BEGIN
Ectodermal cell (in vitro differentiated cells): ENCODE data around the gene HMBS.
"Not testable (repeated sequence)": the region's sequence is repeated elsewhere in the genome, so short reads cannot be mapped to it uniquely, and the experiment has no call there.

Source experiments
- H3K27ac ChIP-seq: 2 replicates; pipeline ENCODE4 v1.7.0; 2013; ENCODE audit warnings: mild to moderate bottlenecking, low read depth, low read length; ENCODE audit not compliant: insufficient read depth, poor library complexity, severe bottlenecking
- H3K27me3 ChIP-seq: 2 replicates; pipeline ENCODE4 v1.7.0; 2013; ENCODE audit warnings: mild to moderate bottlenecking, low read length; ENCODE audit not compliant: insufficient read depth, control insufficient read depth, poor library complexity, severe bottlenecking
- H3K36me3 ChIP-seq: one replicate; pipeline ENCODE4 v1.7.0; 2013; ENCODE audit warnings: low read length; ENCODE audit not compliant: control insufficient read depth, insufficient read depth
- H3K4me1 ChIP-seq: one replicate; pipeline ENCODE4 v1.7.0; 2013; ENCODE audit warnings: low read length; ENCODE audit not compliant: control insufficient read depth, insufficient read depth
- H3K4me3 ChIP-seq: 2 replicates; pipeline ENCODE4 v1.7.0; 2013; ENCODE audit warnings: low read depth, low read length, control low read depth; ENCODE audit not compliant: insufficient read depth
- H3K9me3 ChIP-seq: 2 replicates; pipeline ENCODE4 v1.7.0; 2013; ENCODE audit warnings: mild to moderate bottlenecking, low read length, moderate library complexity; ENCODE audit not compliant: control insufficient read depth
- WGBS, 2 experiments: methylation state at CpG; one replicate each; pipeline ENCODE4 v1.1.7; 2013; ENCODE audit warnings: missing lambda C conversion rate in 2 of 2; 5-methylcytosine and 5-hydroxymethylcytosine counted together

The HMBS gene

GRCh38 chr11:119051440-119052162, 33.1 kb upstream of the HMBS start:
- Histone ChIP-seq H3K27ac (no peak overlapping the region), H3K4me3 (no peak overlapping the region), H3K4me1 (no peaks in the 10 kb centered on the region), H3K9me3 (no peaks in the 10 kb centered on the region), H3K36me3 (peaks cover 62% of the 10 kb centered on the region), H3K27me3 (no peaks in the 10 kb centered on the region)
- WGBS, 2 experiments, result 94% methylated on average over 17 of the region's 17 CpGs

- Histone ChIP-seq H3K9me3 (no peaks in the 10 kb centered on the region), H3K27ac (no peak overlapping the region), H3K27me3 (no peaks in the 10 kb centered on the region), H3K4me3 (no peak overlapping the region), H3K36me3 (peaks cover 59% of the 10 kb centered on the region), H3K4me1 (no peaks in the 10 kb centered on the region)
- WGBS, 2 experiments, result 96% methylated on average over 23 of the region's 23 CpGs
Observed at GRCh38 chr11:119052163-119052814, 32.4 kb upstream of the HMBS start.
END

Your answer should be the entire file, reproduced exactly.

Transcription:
Ectodermal cell (in vitro differentiated cells): ENCODE data around the gene HMBS.
"Not testable (repeated sequence)": the region's sequence is repeated elsewhere in the genome, so short reads cannot be mapped to it uniquely, and the experiment has no call there.

Source experiments
- H3K27ac ChIP-seq: 2 replicates; pipeline ENCODE4 v1.7.0; 2013; ENCODE audit warnings: mild to moderate bottlenecking, low read depth, low read length; ENCODE audit not compliant: insufficient read depth, poor library complexity, severe bottlenecking
- H3K27me3 ChIP-seq: 2 replicates; pipeline ENCODE4 v1.7.0; 2013; ENCODE audit warnings: mild to moderate bottlenecking, low read length; ENCODE audit not compliant: insufficient read depth, control insufficient read depth, poor library complexity, severe bottlenecking
- H3K36me3 ChIP-seq: one replicate; pipeline ENCODE4 v1.7.0; 2013; ENCODE audit warnings: low read length; ENCODE audit not compliant: control insufficient read depth, insufficient read depth
- H3K4me1 ChIP-seq: one replicate; pipeline ENCODE4 v1.7.0; 2013; ENCODE audit warnings: low read length; ENCODE audit not compliant: control insufficient read depth, insufficient read depth
- H3K4me3 ChIP-seq: 2 replicates; pipeline ENCODE4 v1.7.0; 2013; ENCODE audit warnings: low read depth, low read length, control low read depth; ENCODE audit not compliant: insufficient read depth
- H3K9me3 ChIP-seq: 2 replicates; pipeline ENCODE4 v1.7.0; 2013; ENCODE audit warnings: mild to moderate bottlenecking, low read length, moderate library complexity; ENCODE audit not compliant: control insufficient read depth
- WGBS, 2 experiments: methylation state at CpG; one replicate each; pipeline ENCODE4 v1.1.7; 2013; ENCODE audit warnings: missing lambda C conversion rate in 2 of 2; 5-methylcytosine and 5-hydroxymethylcytosine counted together

The HMBS gene

GRCh38 chr11:119051440-119052162, 33.1 kb upstream of the HMBS start:
- Histone ChIP-seq H3K27ac (no peak overlapping the region), H3K4me3 (no peak overlapping the region), H3K4me1 (no peaks in the 10 kb centered on the region), H3K9me3 (no peaks in the 10 kb centered on the region), H3K36me3 (peaks cover 62% of the 10 kb centered on the region), H3K27me3 (no peaks in the 10 kb centered on the region)
- WGBS, 2 experiments, result 94% methylated on average over 17 of the region's 17 CpGs

- Histone ChIP-seq H3K9me3 (no peaks in the 10 kb centered on the region), H3K27ac (no peak overlapping the region), H3K27me3 (no peaks in the 10 kb centered on the region), H3K4me3 (no peak overlapping the region), H3K36me3 (peaks cover 59% of the 10 kb centered on the region), H3K4me1 (no peaks in the 10 kb centered on the region)
- WGBS, 2 experiments, result 96% methylated on average over 23 of the region's 23 CpGs
Observed at GRCh38 chr11:119052163-119052814, 32.4 kb upstream of the HMBS start.